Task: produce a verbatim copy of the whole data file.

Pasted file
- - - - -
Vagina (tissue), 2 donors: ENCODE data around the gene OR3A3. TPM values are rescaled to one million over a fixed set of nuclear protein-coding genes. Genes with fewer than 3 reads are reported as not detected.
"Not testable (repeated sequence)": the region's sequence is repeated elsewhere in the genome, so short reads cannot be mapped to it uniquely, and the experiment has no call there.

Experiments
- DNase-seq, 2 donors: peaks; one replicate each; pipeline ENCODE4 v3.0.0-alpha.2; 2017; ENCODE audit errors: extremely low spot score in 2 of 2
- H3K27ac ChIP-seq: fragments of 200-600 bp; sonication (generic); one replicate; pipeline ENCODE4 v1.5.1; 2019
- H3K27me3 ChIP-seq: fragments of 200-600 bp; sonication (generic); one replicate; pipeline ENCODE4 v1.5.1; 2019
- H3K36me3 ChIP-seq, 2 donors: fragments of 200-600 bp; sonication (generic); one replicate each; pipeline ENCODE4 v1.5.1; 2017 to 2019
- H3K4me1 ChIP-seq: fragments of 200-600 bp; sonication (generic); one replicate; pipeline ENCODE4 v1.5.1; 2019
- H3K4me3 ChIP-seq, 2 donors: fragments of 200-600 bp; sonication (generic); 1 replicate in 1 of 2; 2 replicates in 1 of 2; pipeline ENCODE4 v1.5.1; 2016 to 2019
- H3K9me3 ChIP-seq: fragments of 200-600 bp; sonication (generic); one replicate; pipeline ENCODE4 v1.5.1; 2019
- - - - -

Vagina (tissue), 2 donors: ENCODE data around the gene OR3A3. TPM values are rescaled to one million over a fixed set of nuclear protein-coding genes. Genes with fewer than 3 reads are reported as not detected.
"Not testable (repeated sequence)": the region's sequence is repeated elsewhere in the genome, so short reads cannot be mapped to it uniquely, and the experiment has no call there.

Experiments
- DNase-seq, 2 donors: peaks; one replicate each; pipeline ENCODE4 v3.0.0-alpha.2; 2017; ENCODE audit errors: extremely low spot score in 2 of 2
- H3K27ac ChIP-seq: fragments of 200-600 bp; sonication (generic); one replicate; pipeline ENCODE4 v1.5.1; 2019
- H3K27me3 ChIP-seq: fragments of 200-600 bp; sonication (generic); one replicate; pipeline ENCODE4 v1.5.1; 2019
- H3K36me3 ChIP-seq, 2 donors: fragments of 200-600 bp; sonication (generic); one replicate each; pipeline ENCODE4 v1.5.1; 2017 to 2019
- H3K4me1 ChIP-seq: fragments of 200-600 bp; sonication (generic); one replicate; pipeline ENCODE4 v1.5.1; 2019
- H3K4me3 ChIP-seq, 2 donors: fragments of 200-600 bp; sonication (generic); 1 replicate in 1 of 2; 2 replicates in 1 of 2; pipeline ENCODE4 v1.5.1; 2016 to 2019
- H3K9me3 ChIP-seq: fragments of 200-600 bp; sonication (generic); one replicate; pipeline ENCODE4 v1.5.1; 2019